Think about how you can continue to communicate once the lights are off too. You could agree for them to tap knees or give a thumbs up and down when using the trial frame, for example.

Throughout the consultation, for this group of people, it’s important to use short phrases and not too much jargon. Have the patient repeat back to you what you have said and ask them if they have understood what you have said.

Also be sure to slow your pace of speech as they will take longer to process what you have said.

Many of us will raise our voice when talking to someone with hearing loss. However, when we talk loudly our facial expressions can become angry, so you should try to make sure that when raising your voice, you do this with a smile on your face.

Be sure not to assume that if a patient wears a hearing aid then they can hear you. It is rare for someone who wears a hearing aid to hear perfectly

 

Hearing and dementia

Many patients with age-related hearing loss may also have dementia. They therefore often bring another person into the testing room with them. I would encourage everyone in this situation to bring another person into the testing room with them. However, in these situations, be careful not to talk to the carer; always talk to the patient.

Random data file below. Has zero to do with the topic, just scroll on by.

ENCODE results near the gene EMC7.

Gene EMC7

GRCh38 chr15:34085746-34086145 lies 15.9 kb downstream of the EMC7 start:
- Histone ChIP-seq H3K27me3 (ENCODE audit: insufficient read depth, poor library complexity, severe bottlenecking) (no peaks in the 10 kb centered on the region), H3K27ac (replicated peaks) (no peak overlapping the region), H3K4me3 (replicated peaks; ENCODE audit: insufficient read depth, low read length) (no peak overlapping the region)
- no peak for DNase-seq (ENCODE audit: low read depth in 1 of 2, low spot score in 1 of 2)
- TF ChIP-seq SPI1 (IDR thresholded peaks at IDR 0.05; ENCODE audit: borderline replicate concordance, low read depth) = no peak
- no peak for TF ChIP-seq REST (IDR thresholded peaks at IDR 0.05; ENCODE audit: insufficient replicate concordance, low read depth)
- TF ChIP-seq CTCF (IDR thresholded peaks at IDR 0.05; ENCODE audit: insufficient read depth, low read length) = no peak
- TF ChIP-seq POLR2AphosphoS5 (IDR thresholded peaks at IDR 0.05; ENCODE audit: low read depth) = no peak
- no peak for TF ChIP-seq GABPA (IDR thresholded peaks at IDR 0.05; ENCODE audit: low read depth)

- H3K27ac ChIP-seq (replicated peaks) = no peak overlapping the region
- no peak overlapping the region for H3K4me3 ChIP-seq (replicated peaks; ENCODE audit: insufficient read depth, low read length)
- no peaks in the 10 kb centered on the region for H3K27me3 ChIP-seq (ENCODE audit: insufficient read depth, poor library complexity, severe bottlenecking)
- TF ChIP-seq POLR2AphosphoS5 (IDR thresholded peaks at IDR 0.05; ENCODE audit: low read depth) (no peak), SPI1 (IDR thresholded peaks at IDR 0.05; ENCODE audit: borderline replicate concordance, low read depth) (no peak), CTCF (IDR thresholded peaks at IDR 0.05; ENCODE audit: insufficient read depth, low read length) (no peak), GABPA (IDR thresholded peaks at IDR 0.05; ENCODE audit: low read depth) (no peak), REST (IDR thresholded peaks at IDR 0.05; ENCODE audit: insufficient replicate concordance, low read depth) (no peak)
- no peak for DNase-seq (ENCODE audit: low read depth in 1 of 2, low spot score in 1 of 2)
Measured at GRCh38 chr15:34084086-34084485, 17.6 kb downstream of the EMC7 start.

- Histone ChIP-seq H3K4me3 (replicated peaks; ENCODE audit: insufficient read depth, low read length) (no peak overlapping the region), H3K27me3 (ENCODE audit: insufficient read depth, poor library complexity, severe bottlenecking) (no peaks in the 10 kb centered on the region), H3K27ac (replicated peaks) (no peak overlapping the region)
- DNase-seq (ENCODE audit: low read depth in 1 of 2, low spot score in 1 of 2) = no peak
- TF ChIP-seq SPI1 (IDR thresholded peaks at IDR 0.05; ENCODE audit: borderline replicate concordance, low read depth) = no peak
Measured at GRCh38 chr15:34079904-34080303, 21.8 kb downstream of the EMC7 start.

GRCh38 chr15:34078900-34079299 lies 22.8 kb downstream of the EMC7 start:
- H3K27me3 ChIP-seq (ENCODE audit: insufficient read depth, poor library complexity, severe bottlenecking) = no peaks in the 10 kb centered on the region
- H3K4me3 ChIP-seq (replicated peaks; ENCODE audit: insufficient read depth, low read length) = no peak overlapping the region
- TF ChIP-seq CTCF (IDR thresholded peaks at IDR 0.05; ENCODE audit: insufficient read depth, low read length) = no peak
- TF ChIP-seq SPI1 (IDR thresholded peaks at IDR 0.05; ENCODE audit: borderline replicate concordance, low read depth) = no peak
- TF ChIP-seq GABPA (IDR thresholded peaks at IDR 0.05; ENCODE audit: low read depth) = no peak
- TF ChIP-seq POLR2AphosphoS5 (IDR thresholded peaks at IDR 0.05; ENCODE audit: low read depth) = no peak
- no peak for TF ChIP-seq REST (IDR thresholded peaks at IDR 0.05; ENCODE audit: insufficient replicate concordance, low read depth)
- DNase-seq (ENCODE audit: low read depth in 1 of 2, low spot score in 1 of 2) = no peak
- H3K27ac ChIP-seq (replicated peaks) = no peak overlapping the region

There is a tendency to begin talking to the person doing the translating. To ensure I avoid this, at the very beginning of the consultation I address the patient and tell them that it’s great and helpful that they have brought a friend, but that I am going to assume that the friend can hear me well. I will turn to the friend to check and confirm my assumption, before turning back and assuring them that I will therefore speak to them directly during the examination. This ensures that I keep the patient at the centre of the communication.